Apacer Shows Off DRAM-Mounted SATA Drives, Compact Flash

Thin and light clients are all the rage these days, even in the desktop space -- from Intel's NUC to many diminutive Steam Machines, the idea from OEMs is that even mainstream buyers are going to adopt system form factors the size of playing cards.

If true, it would explain the thinking behind Apacer's latest innovation -- a new style of DRAM that can mount M.2 drives or serial CompactFlash (CFast) cards with support for the SATA 3.0 interface. Interestingly, however, this concept isn't as goofy as it might sound -- right now, there are very few mini-ITX boards with support for full-sized M.2 cards. In theory, this kind of solution would give users with extremely minimal upgrade space enough room to add a larger SSD.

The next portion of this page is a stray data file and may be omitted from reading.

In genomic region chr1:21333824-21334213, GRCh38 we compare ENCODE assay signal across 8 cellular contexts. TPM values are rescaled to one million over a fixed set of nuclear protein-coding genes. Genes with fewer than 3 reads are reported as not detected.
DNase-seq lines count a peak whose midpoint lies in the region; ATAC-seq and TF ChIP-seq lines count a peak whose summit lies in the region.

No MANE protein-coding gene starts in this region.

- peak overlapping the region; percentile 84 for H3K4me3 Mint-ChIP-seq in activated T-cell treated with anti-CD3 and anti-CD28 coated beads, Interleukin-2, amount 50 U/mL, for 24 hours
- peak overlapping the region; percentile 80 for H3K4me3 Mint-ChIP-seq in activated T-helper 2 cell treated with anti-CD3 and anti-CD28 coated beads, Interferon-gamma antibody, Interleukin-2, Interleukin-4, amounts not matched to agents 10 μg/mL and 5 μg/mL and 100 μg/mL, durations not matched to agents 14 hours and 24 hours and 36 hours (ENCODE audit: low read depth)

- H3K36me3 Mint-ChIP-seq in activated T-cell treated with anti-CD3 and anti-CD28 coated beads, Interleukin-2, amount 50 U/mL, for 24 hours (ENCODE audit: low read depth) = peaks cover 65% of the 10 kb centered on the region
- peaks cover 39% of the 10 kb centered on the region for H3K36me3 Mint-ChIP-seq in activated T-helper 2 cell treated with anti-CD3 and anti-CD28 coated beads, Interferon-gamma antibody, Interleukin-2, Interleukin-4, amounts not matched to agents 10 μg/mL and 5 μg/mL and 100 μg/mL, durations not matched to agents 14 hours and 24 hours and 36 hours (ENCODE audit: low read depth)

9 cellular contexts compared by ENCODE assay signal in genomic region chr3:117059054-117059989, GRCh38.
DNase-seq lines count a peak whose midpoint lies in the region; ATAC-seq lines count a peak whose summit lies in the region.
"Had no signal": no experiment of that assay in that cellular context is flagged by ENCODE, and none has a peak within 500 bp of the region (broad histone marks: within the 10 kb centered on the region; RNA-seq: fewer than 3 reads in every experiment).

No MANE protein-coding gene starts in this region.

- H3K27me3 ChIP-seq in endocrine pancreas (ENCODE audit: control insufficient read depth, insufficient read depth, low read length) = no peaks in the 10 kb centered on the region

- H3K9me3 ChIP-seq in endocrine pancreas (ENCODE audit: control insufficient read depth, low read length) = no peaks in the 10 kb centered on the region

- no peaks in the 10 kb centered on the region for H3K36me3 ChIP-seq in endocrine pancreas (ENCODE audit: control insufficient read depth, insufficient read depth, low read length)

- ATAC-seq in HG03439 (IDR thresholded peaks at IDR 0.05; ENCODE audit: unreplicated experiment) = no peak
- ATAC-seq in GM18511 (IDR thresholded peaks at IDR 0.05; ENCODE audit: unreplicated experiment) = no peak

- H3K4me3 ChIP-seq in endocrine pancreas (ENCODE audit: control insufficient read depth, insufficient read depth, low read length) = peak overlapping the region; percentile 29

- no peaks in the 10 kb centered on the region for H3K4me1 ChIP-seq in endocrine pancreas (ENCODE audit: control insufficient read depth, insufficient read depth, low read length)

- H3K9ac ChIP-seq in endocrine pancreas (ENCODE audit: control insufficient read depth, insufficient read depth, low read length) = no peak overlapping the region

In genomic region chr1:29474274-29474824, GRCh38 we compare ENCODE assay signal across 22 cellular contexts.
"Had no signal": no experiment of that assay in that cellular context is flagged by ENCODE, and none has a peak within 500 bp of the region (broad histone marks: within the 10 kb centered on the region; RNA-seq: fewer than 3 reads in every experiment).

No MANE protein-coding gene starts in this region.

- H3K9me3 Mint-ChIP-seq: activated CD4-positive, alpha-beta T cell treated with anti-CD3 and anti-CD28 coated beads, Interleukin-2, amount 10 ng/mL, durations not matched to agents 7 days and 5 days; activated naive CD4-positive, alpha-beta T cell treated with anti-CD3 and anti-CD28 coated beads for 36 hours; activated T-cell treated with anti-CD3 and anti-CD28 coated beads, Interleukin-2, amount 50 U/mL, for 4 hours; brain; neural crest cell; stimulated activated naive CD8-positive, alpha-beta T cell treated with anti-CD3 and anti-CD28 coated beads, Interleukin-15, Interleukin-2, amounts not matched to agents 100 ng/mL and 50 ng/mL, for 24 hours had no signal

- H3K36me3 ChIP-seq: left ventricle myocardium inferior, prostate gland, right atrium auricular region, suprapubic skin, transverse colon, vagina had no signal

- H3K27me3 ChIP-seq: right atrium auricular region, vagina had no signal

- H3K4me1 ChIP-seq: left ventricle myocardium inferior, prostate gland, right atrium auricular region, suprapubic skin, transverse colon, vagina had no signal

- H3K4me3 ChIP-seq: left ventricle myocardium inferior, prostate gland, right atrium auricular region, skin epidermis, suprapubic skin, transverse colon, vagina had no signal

This doesn't make much sense in a conventional desktop, but we've seen a handful of mini-ITX systems where space is at such a premium, this ability would be a meaningful advantage. The board also support CFast -- this is a CompactFlash system with maximum transfer rates of up to 600MB/s, compared to 167MB/s for PATA. CFast isn't compatible with the old CompactFlash system (despite being based on it).

There are two caveats to keep in mind. First, investing in this type of solution would chain your storage to your DRAM -- if you don't have the right capabilities on the motherboard, a dead DIMM would mean you'd lose access to your SSD. Second, this type of interface relies on standard SATA, not the faster PCI-Express interconnect that M.2 also supports. The Apacer cards don't allow the DRAM slot to provide additional performance -- they simply rely on the DIMM slot for power. Cards are sampling now; systems that feature the technology could be in market by Q3 or so.